Why do HVAC Systems Need Regular Maintenance? 

Owners of commercial buildings sometimes overlook the maintenance of their HVAC (Heating Ventilating and Air Conditioning) systems.  I recently had a meeting with clients who own a 20,000 square foot building where they had installed a new HVAC system at the cost of $100,000.  Because it was new they thought it did not need a preventive maintenance plan.  I explained how this perception would not only put their $100,000 investment at risk, it would also endanger the health of their tenants. 

HVAC units have many reasons for failing. The following charts published in a November 2000 ASHREA Journal article, Smart Maintenance for Rooftop Units, indicates the main reasons for unit failures.  Most of these failures are preventable with proper maintenance.

Ensuring proper function of your HVAC unit also prevents health complications related to mold and allergies.  The most serious ailment associated with poorly maintained commercial HVAC units is the potentially fatal Legionnaires’ disease.

Legionnaire’s disease is a pneumonia caused by the Legionella bacteria.  The bacteria lives in water, (especially standing warm water keyed off by rising temperatures in the summer months,) and is carried by steam and mist.  The bacteria has been detected in drinking water systems and tubs, cooling towers and in standing water that is aerosolized and ends up circulating in building air conditioning systems. Legionnaires’ disease bacteria rarely will cause problems unless water contaminated with the bacteria enters the HVAC system. Well-maintained HVAC systems and air conditioning units without humidifiers are unlikely to harbor the Legionnaire bacteria.  

How to Maintain HVAC Systems

The American Society of Heating, Refrigerating and Air-Conditioning Engineers (ASHRAE) offers the definitive guide to HVAC maintenance, ASHRAE Standard180 – The standard practice for inspection and maintenance of commercial building HVAC systems.  Key points include:  

  •          Fixing cabinet air leaks. 
  •          Cleaning and adjusting dampers on an annual basis. 
  •          Inspecting the fan, bearings and belts twice a year and replacing them as necessary. 
  • ·        Cleaning the air ducts every two years to prevent the buildup of dirt, micro-organisms and mold. 

The most essential steps one could take to prevent disease include changing filters frequently, preventing pooling water and cleaning the evaporator and condenser coils.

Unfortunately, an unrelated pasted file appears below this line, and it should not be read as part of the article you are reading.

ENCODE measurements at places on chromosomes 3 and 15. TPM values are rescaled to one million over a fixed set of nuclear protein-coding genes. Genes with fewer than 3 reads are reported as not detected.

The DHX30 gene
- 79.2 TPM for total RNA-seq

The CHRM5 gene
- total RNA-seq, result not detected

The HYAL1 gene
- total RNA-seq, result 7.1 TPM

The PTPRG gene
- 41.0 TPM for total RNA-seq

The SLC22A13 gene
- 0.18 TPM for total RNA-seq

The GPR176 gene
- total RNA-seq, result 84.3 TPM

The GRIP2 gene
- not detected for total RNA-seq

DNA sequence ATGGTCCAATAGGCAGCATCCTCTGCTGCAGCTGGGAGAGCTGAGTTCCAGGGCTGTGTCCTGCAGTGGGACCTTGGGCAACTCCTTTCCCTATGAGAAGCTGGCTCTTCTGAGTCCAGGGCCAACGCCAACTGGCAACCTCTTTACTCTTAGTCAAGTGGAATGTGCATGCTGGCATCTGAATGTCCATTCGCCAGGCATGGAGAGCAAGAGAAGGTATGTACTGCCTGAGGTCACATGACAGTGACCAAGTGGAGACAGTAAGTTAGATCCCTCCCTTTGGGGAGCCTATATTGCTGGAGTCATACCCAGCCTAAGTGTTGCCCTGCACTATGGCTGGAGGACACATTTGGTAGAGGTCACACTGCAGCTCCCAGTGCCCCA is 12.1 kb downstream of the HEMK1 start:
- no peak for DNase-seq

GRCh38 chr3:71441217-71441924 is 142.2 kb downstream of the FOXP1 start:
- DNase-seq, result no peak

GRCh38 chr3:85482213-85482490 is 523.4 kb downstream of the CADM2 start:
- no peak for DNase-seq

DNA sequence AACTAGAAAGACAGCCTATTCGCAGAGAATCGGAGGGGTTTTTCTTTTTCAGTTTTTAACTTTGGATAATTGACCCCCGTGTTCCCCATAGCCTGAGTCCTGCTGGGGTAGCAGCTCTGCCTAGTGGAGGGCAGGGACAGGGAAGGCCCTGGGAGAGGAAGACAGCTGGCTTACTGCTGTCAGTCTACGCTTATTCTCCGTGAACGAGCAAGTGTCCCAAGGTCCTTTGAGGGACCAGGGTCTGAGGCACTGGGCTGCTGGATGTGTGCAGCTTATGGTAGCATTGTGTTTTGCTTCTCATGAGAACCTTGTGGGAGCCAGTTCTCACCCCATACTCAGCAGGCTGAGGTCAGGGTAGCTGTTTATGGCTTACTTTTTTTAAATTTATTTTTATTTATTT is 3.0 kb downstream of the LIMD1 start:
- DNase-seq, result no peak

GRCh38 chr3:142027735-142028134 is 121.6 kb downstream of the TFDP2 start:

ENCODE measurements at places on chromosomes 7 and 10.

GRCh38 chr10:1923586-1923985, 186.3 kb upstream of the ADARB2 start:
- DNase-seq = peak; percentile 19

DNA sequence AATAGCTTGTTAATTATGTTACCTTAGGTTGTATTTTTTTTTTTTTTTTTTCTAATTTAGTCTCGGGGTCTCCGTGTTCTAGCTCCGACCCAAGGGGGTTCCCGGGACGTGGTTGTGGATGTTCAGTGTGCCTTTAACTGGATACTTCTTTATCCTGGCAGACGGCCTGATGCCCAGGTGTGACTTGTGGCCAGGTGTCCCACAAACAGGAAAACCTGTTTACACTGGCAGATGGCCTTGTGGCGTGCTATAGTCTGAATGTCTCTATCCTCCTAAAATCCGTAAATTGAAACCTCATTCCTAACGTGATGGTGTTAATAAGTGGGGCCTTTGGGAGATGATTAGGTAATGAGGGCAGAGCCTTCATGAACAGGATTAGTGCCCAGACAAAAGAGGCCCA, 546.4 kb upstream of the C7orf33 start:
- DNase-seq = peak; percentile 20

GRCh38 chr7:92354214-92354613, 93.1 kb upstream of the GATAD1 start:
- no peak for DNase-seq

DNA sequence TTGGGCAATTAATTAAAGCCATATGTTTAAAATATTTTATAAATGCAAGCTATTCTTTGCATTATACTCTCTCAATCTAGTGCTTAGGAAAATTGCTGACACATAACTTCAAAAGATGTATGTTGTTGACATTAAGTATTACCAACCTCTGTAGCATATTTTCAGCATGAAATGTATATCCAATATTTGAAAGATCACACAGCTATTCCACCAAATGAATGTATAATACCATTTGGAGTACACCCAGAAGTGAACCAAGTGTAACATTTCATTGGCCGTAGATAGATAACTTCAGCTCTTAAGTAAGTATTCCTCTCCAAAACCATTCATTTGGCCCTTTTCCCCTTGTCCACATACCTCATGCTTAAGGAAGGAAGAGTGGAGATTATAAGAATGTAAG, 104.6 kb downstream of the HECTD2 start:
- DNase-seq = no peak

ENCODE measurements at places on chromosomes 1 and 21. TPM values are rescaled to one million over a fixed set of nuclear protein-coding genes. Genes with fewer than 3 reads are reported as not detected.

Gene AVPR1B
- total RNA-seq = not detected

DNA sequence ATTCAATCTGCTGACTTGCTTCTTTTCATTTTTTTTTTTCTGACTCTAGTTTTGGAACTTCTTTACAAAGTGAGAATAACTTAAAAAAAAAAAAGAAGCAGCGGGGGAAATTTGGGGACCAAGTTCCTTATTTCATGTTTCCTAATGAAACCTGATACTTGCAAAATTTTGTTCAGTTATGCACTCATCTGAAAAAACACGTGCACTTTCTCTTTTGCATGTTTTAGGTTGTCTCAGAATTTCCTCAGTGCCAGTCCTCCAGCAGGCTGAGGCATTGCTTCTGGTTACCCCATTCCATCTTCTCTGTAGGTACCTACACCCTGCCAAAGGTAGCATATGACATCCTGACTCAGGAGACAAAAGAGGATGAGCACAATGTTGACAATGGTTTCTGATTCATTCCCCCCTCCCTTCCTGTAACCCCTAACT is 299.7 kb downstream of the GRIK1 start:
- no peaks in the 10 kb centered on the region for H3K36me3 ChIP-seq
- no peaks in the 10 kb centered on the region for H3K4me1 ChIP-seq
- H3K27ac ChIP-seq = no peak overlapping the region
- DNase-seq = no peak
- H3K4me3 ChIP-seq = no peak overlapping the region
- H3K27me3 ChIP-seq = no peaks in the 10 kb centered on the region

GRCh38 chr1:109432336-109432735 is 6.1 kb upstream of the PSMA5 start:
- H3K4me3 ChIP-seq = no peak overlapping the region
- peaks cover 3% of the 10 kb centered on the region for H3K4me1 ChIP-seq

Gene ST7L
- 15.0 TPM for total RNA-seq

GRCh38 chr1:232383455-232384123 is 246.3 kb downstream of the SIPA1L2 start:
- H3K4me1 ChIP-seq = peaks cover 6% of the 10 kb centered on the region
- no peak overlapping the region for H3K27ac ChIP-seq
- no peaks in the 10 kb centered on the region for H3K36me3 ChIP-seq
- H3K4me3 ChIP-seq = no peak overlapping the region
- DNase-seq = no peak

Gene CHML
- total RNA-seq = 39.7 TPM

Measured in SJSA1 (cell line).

Change filters frequently.  Pleated filters are the first line of defense against airborne irritants.  They are the item in the HVAC units that keep the air clean.  Their efficiency is measured by a MERV rating. The higher the MERV rating, the better their ability to remove dust, dirt and micro-organisms from the air.  Changing filters frequently makes it easier for the unit to pull air into the system. If the filter is clogged, the system has to work harder to feed air into the unit.  The frequency is decided by the environment and how dirty the air is.  Most commercial buildings require a quarterly filter change and inspections on a contract basis.  

Prevent water from pooling around the air handlers.  Mold and water sources near the air conditioner intake create opportunities for spores to be sucked into the air intake. Roofs need to be cleaned regularly and trees cut back from the roof lines to prevent the accumulation of dirt and debris near the unit. Also ensure that drain lines from condensate units drain off of the roof and do not pond under HVAC air intakes. 

Clean the evaporator and condenser coils once or twice a year.  Evaporator coils tend to stay damp, and allow the growth of mold.  In addition to the dampness, the coils are typically in contact with air coming in from the outside (warm and humid air in the summer.) Dirt also gets past the filters and provides the material that mold needs to grow. Treat coils after every cleaning using an antimicrobial treatment. You can consider installing UV (Ultra Violet) lights to help keep the coils from being attacked by mold. (This is typically a retrofit item and not all HVAC units have room or a power source for a UV light). In any case it can keep the coils cleaner and reduce the labor to keep them clean.

As Ben Franklin said, “An ounce of prevention is worth a pound of cure.”  Proper HVAC maintenance will more often than not keep that unexpected emergency from happening.

Resources:

Clifford A. Hockley is President of Bluestone & Hockley Real Estate Services, greater Portland’s full service real estate brokerage and property management company..  He is a Certified Property Manager and has achieved his Certified Commercial Investment Member designation (CCIM).  Bluestone & Hockley Real Estate Services is an Accredited Management Organization (AMO) by the Institute of Real Estate Management (IREM).